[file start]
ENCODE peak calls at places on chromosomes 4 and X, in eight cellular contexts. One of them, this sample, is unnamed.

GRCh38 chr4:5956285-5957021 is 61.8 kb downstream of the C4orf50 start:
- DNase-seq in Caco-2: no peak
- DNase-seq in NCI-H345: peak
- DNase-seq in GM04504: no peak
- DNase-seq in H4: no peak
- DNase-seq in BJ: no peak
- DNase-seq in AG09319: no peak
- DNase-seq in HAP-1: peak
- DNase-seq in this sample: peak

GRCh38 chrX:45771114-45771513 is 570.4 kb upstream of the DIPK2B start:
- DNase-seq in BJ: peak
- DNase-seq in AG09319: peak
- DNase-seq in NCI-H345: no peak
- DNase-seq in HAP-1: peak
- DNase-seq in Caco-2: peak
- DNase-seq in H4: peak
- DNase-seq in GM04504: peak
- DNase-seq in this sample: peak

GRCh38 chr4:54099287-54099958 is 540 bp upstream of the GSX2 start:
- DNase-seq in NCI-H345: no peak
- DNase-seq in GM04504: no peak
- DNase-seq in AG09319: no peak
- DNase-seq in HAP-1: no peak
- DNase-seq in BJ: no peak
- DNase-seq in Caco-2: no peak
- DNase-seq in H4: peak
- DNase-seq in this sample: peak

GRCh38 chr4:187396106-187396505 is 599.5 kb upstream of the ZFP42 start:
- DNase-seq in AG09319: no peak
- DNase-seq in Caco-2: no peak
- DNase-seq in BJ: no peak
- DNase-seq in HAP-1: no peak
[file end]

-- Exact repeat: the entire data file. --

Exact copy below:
ENCODE peak calls at places on chromosomes 4 and X, in eight cellular contexts. One of them, this sample, is unnamed.

GRCh38 chr4:5956285-5957021 is 61.8 kb downstream of the C4orf50 start:
- DNase-seq in Caco-2: no peak
- DNase-seq in NCI-H345: peak
- DNase-seq in GM04504: no peak
- DNase-seq in H4: no peak
- DNase-seq in BJ: no peak
- DNase-seq in AG09319: no peak
- DNase-seq in HAP-1: peak
- DNase-seq in this sample: peak

GRCh38 chrX:45771114-45771513 is 570.4 kb upstream of the DIPK2B start:
- DNase-seq in BJ: peak
- DNase-seq in AG09319: peak
- DNase-seq in NCI-H345: no peak
- DNase-seq in HAP-1: peak
- DNase-seq in Caco-2: peak
- DNase-seq in H4: peak
- DNase-seq in GM04504: peak
- DNase-seq in this sample: peak

GRCh38 chr4:54099287-54099958 is 540 bp upstream of the GSX2 start:
- DNase-seq in NCI-H345: no peak
- DNase-seq in GM04504: no peak
- DNase-seq in AG09319: no peak
- DNase-seq in HAP-1: no peak
- DNase-seq in BJ: no peak
- DNase-seq in Caco-2: no peak
- DNase-seq in H4: peak
- DNase-seq in this sample: peak

GRCh38 chr4:187396106-187396505 is 599.5 kb upstream of the ZFP42 start:
- DNase-seq in AG09319: no peak
- DNase-seq in Caco-2: no peak
- DNase-seq in BJ: no peak
- DNase-seq in HAP-1: no peak